“Remind me not to let you go on one of those Meet a Policeman days in the schools. Someone might not emerge alive.”

Homicide cops are notoriously dark humored individuals. To cope with the job, pick either religion, or terrible jokes.

I got up and sighed. “Who was first on scene?”


I looked at her but she had her poker face on. “And how’s that going?”

“I think the question you’re asking me is, how did he secure the scene, the answer to which is, very well indeed, because he’s in love with me and terrified of you.”

“He couldn’t be sure we’d catch the case. I think Adam’s just very good at his job.”

It was a rare compliment from me. You’d be astonished how many cops fuck shit up at a crime scene – not intentionally, just, you know, blundering through, or letting the neighbors or family or whoever burst in and pollute the scene.

Adam reminded me of myself as a young patrolman. By the book in a good way, checking for vitals, calling for EMS discreetly (always someone listening to the police bands for excitement), establishing the perimeter, taking as many cell phone photos as he could before anyone else got there and messed shit up, taking a detailed statement from the co-worker who found her body, herding curious neighbors back into their apartments. Solid police work on patrol was still the fast track to making detective.

I looked out the window to see what he was up to and smiled. Hard to believe Carrie took such a big tall hunk of man, put a rubber tail in his ass, and forced him to drink from a dog bowl.

He was establishing an extra crime scene perimeter now, such a smart boy. The press, especially the New York tabloids, would be all over this, a veritable Mr. Goodbar with a pretty young schoolteacher hacked to bits after kinky sex stuff!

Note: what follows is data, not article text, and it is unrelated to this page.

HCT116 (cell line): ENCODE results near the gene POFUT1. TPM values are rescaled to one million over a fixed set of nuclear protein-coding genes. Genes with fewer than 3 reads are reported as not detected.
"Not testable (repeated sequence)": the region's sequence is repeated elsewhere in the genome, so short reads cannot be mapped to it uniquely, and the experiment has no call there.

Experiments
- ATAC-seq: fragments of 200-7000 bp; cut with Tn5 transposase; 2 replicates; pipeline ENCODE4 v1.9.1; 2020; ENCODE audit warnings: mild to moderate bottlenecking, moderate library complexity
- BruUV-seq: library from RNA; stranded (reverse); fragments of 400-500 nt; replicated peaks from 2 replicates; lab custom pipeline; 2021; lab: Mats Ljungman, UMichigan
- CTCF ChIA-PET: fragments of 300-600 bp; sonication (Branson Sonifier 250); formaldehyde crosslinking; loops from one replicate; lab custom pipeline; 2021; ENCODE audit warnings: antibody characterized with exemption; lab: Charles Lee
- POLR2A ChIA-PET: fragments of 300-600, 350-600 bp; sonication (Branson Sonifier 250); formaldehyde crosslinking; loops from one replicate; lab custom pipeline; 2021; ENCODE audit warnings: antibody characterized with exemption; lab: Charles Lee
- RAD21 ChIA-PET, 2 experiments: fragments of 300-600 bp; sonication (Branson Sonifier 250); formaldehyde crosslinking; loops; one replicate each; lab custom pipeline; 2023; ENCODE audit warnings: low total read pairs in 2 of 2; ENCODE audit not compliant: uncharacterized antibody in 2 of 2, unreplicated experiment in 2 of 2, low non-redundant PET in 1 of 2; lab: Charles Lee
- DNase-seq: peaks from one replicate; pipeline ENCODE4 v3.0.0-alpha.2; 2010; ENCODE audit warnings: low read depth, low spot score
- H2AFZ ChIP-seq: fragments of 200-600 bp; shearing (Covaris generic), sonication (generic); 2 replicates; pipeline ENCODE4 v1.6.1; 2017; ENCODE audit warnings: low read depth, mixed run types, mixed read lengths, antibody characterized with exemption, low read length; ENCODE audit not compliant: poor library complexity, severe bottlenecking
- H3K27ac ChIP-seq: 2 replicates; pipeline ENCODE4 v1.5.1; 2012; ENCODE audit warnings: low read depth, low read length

And that meant the imminent presence of all the Ringwraiths who gathered around such events – someone from the Mayor’s office, the Commissioner’s, the local councilman, all mugging for the camera and assuring the city that justice would be served for Charlotte Lane, this pretty, innocent girl.

That fake perimeter, well outside the bounds of potential evidence, keeps ‘em from being able to fuck up the crime scene, but, for appearances’ sake, makes them look like they’re “on the scene,” answering questions from within the magic circle of the Insiders.

Did you really think that was just some TV shit? Nope! Even the author of the murder cop’s bible, Practical Homicide Investigation, stresses the importance of this extra perimeter to keep time servers and politicians and appointees from fucking up the scene.

And let’s be honest, all of this is happening out there for one reason: she’s a good looking middle class white lady.

I hate that “pretty girl” shit, you know? Cops will talk about the victim that really stuck with them, and if it’s not a kid, it’s the “beautiful young woman” who got killed by her boyfriend or professor or random predator. As if the fact of her good looks made her more worthy of their diligence than if she’d been some poor fat girl.

And my god, murder media is a multibillion dollar industry that relies on “beautiful young women” being killed at a regular pace to keep up ratings. If only ugly people got killed, they’d go out of business.

In my defense, I never kill beautiful young women. Or ugly ones, either. I don’t kill them when they’re young. No, only those who’ve had decades to get set in their ways, committed to their awful selfishness, and proven over and over what mean old bitches they are. But enough about me!

No? More? Oh, I guess I let the cat out of the bag early on about that killing thing, didn’t I? Okay, let’s do this.